General Motors announced that it would replace around $3.2 billion of preferred shares owned by a UAW trust fund with lower cost debt. It continues to whack away at the financial constraints as a result of its 2009 bailout.
Since it exited bankruptcy, GM has been paying 9 percent annual dividend on the 240 million Series A preferred shares held by the UAW Retiree Medical Benefits Trust that cost around $620 million per year. The healthcare trust acquired the shares as part of the company’s bailout.
The car manufacturer said that it would buy back 120 million of the shares for $27 a share. GM didn’t specify how much new debt it is getting but plans to offer 5, 10 and 30 year notes. Analysts have estimated that they would pay 4 percent to 7 percent.
If GM manages to raise $3 billion in debt, it will save around $100 million per year. Moody’s Investor Service increased GM’s credit rating to investment grade last Monday. The upgrade would help the company borrow at lower rates.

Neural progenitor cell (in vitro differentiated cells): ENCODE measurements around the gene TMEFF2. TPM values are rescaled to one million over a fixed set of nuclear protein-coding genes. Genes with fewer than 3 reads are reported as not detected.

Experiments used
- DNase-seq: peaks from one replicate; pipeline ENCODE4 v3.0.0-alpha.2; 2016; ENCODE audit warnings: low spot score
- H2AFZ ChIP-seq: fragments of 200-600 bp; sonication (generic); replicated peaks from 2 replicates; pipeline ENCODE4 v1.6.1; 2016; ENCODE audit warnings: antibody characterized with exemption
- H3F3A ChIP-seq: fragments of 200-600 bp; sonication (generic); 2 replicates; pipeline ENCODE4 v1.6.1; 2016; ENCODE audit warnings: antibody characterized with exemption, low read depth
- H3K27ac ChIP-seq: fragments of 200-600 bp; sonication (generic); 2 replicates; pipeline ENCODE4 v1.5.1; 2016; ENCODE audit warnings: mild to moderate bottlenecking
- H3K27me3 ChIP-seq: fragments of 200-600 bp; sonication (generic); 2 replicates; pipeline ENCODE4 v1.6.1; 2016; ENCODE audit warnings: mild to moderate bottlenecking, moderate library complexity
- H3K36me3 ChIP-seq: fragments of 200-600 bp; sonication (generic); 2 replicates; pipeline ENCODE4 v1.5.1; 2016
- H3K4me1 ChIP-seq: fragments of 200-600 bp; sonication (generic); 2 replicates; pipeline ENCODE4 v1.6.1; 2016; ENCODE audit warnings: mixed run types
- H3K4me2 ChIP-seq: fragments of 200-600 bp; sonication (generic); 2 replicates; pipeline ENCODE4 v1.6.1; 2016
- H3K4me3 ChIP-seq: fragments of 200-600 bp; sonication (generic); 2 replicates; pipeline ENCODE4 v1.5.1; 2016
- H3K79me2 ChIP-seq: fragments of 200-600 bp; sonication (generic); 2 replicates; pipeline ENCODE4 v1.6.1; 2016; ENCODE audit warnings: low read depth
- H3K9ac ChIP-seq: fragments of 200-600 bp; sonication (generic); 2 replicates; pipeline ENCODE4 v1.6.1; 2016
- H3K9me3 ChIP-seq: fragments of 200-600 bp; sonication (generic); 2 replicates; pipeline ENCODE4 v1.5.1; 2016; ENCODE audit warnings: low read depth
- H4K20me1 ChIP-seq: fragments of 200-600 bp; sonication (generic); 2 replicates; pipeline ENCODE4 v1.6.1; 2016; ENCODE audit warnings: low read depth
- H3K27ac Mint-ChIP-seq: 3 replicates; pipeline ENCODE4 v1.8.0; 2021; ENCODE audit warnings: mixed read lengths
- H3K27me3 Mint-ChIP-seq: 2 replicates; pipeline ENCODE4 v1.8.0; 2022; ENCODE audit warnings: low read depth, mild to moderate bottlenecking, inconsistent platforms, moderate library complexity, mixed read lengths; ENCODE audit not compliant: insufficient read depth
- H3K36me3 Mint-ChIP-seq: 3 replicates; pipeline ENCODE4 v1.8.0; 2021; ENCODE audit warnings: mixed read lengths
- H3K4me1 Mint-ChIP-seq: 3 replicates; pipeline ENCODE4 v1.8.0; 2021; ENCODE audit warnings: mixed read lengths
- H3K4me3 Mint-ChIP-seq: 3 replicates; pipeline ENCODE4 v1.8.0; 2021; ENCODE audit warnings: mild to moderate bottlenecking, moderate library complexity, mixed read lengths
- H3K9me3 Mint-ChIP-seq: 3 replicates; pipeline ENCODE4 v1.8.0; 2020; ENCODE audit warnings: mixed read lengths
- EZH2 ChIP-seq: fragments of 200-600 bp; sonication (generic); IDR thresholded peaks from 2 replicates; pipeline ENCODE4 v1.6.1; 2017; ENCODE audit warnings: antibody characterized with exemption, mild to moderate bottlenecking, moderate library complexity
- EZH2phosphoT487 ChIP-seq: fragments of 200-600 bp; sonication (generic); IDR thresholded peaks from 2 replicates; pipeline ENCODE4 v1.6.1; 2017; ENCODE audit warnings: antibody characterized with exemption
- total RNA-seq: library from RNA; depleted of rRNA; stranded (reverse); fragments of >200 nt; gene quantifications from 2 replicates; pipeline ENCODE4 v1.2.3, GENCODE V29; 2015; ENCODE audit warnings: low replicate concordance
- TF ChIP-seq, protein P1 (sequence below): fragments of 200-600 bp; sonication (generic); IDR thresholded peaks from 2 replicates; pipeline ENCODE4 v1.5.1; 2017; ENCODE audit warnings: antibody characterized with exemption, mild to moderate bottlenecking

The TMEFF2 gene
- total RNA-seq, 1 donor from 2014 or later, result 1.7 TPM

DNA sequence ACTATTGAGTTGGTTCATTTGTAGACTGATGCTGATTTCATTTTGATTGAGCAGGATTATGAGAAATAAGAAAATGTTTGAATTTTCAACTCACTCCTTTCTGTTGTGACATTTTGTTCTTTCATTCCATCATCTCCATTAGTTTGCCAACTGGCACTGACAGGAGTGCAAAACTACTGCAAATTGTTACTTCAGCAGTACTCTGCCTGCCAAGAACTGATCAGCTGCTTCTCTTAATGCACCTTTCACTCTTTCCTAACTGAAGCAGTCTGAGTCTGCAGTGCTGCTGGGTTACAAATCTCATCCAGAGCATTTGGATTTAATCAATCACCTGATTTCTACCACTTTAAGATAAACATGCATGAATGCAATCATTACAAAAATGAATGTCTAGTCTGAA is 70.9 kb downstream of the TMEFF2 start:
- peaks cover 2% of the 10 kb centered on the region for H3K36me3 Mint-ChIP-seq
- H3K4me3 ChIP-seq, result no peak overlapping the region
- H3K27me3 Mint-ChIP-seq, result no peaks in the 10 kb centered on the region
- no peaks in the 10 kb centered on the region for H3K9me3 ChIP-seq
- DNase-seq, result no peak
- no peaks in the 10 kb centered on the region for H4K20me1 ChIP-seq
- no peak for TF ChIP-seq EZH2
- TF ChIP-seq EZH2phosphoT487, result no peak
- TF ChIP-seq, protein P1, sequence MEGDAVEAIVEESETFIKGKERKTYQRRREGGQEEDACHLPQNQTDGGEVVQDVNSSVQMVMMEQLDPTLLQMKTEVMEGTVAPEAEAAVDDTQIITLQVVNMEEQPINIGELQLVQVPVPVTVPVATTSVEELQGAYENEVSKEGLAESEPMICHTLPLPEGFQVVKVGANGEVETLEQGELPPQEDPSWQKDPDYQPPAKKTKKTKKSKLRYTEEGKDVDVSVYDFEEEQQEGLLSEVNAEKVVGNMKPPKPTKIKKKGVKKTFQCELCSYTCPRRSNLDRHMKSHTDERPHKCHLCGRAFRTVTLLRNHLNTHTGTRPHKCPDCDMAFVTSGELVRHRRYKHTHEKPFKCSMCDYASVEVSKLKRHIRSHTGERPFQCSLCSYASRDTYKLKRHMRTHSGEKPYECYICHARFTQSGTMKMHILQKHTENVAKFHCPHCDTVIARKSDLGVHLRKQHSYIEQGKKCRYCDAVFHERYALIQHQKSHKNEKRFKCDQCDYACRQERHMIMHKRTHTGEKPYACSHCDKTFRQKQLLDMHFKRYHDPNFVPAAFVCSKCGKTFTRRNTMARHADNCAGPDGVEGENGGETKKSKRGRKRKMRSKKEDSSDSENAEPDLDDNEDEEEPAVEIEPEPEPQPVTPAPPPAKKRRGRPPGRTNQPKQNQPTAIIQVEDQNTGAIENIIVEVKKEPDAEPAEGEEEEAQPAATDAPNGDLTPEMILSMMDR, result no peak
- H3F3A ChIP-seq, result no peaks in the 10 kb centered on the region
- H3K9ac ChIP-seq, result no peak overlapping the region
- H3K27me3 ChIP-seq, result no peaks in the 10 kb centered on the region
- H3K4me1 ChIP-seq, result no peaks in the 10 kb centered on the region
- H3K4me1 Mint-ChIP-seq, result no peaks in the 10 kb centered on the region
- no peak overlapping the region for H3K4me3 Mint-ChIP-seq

GM will also have a tax benefit from the transaction. Dividend payments made to preferred shares are not tax deductible but payments on unsecured ones are. The company is trying to have liquidity for the future. At the end of 2014, GM plans to redeem all outstanding preferred shares that included 16 million held by Canada Holdings and the 260 million by VEBA Trust. The preferred shares are worth around $6.9 billion. The transaction will improve GM’s earnings per share but the automaker expects to get a special charge of around $800 million in the third quarter.
The US Treasury Department has reduced its stake in GM to 7.3 percent. It plans to divest all of its shares by the end of the year. Treasury’s stake is down from 32 percent in December. The US said that it recovered $35.4 billion of $51 billion invested in GM.